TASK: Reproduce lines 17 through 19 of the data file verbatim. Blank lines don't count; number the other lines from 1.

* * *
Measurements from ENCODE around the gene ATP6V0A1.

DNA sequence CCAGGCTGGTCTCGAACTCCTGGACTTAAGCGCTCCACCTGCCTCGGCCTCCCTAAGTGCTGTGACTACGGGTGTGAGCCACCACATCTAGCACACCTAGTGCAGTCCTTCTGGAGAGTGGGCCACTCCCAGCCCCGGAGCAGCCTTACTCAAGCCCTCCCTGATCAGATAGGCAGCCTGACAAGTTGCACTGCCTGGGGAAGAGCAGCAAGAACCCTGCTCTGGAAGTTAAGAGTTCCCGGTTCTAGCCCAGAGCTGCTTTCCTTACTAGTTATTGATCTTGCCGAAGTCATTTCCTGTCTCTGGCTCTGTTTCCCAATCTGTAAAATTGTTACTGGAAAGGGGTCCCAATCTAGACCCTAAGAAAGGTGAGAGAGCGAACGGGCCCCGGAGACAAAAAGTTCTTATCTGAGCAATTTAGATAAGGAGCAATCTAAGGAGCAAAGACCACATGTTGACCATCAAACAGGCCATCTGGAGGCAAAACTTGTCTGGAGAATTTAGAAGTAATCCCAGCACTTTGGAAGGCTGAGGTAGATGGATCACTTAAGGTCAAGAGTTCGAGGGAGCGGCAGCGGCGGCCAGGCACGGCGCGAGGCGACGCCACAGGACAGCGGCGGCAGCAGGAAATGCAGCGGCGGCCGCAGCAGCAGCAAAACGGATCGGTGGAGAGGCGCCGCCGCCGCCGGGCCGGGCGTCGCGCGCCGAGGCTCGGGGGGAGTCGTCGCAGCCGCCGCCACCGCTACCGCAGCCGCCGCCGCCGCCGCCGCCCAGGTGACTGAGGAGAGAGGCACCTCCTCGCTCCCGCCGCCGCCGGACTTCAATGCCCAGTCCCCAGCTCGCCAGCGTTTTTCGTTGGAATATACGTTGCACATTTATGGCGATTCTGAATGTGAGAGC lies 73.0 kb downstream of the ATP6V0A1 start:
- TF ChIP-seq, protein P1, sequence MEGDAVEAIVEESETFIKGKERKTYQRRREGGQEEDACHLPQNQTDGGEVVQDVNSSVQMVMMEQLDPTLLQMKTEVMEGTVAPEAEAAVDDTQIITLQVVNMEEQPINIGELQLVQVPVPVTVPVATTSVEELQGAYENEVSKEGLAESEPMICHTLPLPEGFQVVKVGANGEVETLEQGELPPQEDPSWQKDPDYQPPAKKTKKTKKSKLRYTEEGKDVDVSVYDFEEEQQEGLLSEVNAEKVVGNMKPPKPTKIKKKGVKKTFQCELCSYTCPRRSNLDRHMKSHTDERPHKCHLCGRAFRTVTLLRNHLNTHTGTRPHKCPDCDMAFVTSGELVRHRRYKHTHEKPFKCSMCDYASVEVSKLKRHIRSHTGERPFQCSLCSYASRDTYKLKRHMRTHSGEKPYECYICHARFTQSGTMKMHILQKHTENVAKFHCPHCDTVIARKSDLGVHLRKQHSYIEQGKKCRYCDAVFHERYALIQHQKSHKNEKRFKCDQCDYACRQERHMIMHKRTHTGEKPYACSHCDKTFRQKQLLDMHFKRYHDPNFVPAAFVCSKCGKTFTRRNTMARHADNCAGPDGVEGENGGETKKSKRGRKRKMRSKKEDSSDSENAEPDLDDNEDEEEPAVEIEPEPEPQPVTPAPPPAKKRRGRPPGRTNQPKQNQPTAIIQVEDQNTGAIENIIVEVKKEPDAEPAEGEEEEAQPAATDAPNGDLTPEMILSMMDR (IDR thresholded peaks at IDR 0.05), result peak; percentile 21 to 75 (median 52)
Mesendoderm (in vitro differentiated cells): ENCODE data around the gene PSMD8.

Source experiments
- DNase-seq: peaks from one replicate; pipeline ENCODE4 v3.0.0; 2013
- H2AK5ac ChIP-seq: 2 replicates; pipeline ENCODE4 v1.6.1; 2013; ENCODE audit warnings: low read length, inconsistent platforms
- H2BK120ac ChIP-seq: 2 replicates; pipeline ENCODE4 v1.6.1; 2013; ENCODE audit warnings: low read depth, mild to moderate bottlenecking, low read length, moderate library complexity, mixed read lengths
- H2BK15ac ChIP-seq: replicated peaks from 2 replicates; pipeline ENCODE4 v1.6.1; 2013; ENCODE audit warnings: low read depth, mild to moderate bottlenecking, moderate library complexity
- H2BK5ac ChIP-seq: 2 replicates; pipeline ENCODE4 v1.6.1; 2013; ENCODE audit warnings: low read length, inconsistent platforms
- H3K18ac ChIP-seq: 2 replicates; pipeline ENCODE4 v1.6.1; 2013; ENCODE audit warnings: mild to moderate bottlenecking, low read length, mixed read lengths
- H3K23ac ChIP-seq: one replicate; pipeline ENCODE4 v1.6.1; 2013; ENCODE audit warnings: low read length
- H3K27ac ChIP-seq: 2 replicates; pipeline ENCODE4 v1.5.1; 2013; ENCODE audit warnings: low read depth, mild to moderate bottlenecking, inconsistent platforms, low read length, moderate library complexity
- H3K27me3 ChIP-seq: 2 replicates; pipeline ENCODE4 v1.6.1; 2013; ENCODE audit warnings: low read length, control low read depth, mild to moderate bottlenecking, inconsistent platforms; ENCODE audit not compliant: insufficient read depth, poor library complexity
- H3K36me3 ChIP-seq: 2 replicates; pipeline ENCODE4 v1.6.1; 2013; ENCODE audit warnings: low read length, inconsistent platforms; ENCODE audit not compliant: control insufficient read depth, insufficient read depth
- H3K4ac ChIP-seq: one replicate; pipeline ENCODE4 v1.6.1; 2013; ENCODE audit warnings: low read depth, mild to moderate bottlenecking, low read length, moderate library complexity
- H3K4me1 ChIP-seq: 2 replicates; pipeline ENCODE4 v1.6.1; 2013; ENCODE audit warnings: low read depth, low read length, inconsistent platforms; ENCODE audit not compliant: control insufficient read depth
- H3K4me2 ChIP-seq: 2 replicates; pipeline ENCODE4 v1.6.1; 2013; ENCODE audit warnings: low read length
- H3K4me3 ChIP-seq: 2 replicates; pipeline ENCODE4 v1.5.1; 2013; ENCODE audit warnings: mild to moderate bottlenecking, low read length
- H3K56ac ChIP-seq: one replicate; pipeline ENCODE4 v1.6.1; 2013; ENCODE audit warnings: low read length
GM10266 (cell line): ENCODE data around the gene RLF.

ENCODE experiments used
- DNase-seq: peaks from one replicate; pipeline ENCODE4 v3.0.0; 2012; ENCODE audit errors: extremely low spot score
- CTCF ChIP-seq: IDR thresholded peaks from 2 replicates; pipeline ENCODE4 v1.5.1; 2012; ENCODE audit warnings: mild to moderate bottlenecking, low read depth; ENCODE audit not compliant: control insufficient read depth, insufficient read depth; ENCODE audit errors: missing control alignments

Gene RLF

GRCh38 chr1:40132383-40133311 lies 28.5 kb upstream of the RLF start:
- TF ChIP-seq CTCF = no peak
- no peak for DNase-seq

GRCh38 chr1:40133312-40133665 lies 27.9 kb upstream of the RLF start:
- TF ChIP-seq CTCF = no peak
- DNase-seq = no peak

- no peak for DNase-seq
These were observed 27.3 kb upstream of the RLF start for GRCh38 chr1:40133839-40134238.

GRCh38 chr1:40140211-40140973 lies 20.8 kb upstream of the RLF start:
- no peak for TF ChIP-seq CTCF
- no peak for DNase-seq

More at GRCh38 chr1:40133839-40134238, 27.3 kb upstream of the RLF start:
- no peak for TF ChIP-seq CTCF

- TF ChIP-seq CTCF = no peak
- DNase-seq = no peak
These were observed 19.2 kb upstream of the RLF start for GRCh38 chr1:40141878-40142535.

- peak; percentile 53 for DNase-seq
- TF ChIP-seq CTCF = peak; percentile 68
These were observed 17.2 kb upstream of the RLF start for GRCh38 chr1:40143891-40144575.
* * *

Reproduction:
- H3K4me1 ChIP-seq: 2 replicates; pipeline ENCODE4 v1.6.1; 2013; ENCODE audit warnings: low read depth, low read length, inconsistent platforms; ENCODE audit not compliant: control insufficient read depth
- H3K4me2 ChIP-seq: 2 replicates; pipeline ENCODE4 v1.6.1; 2013; ENCODE audit warnings: low read length
- H3K4me3 ChIP-seq: 2 replicates; pipeline ENCODE4 v1.5.1; 2013; ENCODE audit warnings: mild to moderate bottlenecking, low read length